What Does The "f" in f/x.x stand For?

Discussion in 'Photography Equipment & Products' started by blakers81, Mar 30, 2010.

  1. blakers81

    blakers81 TPF Noob!

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    In another thread, I read a post that said one of the key things to look for when taking good pictures of moving objects is a low f/x.x

    I am just wondering what this stands for? And, I thought when you dish out the extra money and buy a better/stronger lens, it would have a lower f/x.x, but from checking some zoom lens, this seems not to be the case.

    For instance, the Nikon D5000 I am looking at says 18-55 mm f/3.5-5.6 VG, and then another lens for it says 55-200 mm f/4-5.6 VG.

    I remember reading the post about this and the poster saying that the key is to buy a camera with an f/x.x like in the 2 or 1 range.

    Any thoughts on this?

    Thanks.
     
  2. Formatted

    Formatted TPF Noob!

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    Smaller the F-stop the larger the aperture. Which means more light coming. So a larger F-stop the more light that can get in!
     
  3. blakers81

    blakers81 TPF Noob!

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    Did you mean to write the SMALLER the F-stop, the more light that can come in? It sounds like you contradicted yourself in the two sentences you wrote.
     
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    Formatted TPF Noob!

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    Yes I did, the smaller the F-Stop the larger opening so the more light that comes in.

    It is completely confusing!
     
  5. blakers81

    blakers81 TPF Noob!

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    Ok thanks.
     
  6. Big Mike

    Big Mike I am Big, I am Mike Staff Member Supporting Member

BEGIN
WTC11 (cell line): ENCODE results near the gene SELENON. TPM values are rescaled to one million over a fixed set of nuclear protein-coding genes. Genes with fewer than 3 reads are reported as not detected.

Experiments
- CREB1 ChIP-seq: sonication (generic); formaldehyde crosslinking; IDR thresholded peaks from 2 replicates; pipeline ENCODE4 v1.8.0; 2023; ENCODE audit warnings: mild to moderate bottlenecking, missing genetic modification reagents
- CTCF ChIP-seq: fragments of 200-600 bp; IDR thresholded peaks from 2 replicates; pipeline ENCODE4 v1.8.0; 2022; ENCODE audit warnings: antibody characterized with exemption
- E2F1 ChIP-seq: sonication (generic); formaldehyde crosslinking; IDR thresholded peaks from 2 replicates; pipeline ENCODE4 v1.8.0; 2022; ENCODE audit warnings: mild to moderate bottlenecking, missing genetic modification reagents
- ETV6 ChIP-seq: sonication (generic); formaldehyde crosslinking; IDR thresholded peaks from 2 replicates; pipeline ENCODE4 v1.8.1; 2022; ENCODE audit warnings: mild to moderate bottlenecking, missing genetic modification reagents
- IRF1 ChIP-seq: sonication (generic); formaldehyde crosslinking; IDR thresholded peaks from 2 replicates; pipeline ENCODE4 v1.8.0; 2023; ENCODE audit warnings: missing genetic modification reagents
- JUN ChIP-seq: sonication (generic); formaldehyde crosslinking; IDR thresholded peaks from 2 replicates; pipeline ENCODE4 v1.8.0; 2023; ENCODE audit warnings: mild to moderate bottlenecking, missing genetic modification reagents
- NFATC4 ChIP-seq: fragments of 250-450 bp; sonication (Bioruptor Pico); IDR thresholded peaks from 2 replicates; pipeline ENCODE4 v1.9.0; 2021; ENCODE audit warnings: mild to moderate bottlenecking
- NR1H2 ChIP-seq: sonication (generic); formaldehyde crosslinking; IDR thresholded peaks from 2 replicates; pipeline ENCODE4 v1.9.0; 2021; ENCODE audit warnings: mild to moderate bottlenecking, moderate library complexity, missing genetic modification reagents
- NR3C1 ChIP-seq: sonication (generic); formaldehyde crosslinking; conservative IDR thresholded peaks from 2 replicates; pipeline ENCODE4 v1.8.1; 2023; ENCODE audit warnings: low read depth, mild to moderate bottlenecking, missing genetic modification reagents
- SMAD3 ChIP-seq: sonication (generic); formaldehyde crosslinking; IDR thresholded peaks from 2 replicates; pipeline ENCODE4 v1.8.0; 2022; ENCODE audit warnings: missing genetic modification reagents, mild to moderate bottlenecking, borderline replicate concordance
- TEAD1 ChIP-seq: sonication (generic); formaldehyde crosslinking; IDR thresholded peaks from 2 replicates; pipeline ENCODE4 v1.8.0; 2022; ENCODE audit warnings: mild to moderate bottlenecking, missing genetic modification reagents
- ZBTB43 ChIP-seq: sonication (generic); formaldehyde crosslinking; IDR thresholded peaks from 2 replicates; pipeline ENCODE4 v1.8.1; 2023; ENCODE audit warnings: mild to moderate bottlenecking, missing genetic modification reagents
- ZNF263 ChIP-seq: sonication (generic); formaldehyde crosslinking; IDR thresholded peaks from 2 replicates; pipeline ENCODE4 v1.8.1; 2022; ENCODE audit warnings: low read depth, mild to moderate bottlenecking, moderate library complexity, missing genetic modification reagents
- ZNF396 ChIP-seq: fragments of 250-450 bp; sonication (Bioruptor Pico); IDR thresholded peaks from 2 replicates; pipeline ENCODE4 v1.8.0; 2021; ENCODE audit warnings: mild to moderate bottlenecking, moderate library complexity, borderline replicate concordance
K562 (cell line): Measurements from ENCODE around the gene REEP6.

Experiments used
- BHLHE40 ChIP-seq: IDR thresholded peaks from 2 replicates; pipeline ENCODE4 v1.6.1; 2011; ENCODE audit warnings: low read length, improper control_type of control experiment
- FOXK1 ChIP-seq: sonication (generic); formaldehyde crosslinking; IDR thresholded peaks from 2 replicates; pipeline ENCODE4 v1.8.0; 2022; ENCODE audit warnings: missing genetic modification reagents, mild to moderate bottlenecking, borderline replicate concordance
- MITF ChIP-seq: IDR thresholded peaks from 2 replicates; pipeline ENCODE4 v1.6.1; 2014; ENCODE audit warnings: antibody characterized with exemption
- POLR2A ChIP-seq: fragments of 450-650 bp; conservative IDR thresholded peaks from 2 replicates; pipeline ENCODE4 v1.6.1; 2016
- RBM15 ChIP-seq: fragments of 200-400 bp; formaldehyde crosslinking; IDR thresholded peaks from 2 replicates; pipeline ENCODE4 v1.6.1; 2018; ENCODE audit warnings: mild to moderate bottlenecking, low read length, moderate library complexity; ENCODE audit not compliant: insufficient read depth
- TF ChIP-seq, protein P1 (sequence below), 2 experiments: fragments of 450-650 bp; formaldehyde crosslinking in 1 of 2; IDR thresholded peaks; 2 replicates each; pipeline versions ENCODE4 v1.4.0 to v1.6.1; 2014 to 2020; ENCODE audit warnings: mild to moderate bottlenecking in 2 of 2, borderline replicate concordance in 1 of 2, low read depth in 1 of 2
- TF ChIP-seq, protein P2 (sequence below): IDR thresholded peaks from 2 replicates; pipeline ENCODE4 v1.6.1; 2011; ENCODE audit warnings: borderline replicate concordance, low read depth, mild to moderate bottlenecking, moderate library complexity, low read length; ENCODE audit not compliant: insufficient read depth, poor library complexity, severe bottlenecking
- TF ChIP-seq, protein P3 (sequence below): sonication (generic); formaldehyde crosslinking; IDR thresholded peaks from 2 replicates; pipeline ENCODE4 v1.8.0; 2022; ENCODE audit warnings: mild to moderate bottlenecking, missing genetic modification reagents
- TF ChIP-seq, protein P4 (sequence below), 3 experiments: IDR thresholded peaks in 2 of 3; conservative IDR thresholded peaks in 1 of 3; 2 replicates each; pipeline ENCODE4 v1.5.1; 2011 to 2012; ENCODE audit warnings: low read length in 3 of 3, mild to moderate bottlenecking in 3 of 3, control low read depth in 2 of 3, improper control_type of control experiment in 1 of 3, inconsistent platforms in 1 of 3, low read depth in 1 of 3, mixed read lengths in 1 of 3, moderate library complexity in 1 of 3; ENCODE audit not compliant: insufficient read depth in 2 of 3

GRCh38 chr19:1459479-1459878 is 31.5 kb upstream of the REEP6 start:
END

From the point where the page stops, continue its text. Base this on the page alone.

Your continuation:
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    F-number - Wikipedia, the free encyclopedia

    The F number is a ratio between the entrance pupil of the lens, and the focal length. So when we say F8, it's actually 1:8 or 1/8 etc.

    So F4 is actually 1:4 (1/4), which is physically larger than 1:8.
     
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  7. PhotographyPool

    PhotographyPool TPF Noob!

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    It's a ratio
     
  8. Formatted

    Formatted TPF Noob!

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    Thanks for doing a three word post to plug your website...
     
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  9. KmH

    KmH Helping photographers learn to fish Supporting Member

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    The simple answer is f=1, and 1 = the focal length of the lens.
    It's written that way on lenses too, 1:2.8, to denote the ratio of the lens focal length to the lens aperture that it is.
     
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  10. WayneF

    WayneF No longer a newbie, moving up!

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    The number value called f/stop is defined as the ratio of the lens focal length to the effective aperture diameter.

    f/stop = focal length / aperture diameter.

    A lens with say focal length 50 mm and an effective aperture diameter of 5 mm would be a f/10 lens aperture setting.

    This beauty of this convention is that it allows the same f/stop on any two lenses, say both set at f/8, to give the same exposure, regardless of focal length.
    And furthermore, we learn to know how much f/8 is.

    It is commonly written as the format: f/2.8, to be remindful of the aperture diameter represented by this division of focal length by the f/number. Turns out we really don't sweat the actual diameter, this f/stop ratio number tells us what we need to know about the exposure capability.

    It seems reversed until you get used to it, because of this division.

    It means a large aperture diameter gives a low f/stop number (like say f/2.8, which allows more light into the exposure).

    A small aperture diameter gives a high f/stop number (like say f/16, which allows much less light into the exposure).

    See Photographic Tables, F/stop, Shutter Speed, ISO and EV for more detail about the details. :)
     
  11. 480sparky

    480sparky Chief Free Electron Relocator Supporting Member

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    We can't?
     
  12. D-B-J

    D-B-J Been spending a lot of time on here!

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    I
     

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